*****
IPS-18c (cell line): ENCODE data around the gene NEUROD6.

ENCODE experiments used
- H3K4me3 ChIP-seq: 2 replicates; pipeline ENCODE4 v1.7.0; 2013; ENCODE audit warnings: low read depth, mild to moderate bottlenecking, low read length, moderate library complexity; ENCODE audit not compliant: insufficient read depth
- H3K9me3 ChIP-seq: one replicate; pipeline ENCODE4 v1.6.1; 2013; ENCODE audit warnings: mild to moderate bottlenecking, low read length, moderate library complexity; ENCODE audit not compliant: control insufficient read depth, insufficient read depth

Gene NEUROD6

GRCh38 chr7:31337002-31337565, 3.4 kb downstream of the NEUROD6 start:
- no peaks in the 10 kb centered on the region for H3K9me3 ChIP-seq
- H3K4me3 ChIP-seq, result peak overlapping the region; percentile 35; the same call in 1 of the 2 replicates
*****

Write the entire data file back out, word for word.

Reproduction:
IPS-18c (cell line): ENCODE data around the gene NEUROD6.

ENCODE experiments used
- H3K4me3 ChIP-seq: 2 replicates; pipeline ENCODE4 v1.7.0; 2013; ENCODE audit warnings: low read depth, mild to moderate bottlenecking, low read length, moderate library complexity; ENCODE audit not compliant: insufficient read depth
- H3K9me3 ChIP-seq: one replicate; pipeline ENCODE4 v1.6.1; 2013; ENCODE audit warnings: mild to moderate bottlenecking, low read length, moderate library complexity; ENCODE audit not compliant: control insufficient read depth, insufficient read depth

Gene NEUROD6

GRCh38 chr7:31337002-31337565, 3.4 kb downstream of the NEUROD6 start:
- no peaks in the 10 kb centered on the region for H3K9me3 ChIP-seq
- H3K4me3 ChIP-seq, result peak overlapping the region; percentile 35; the same call in 1 of the 2 replicates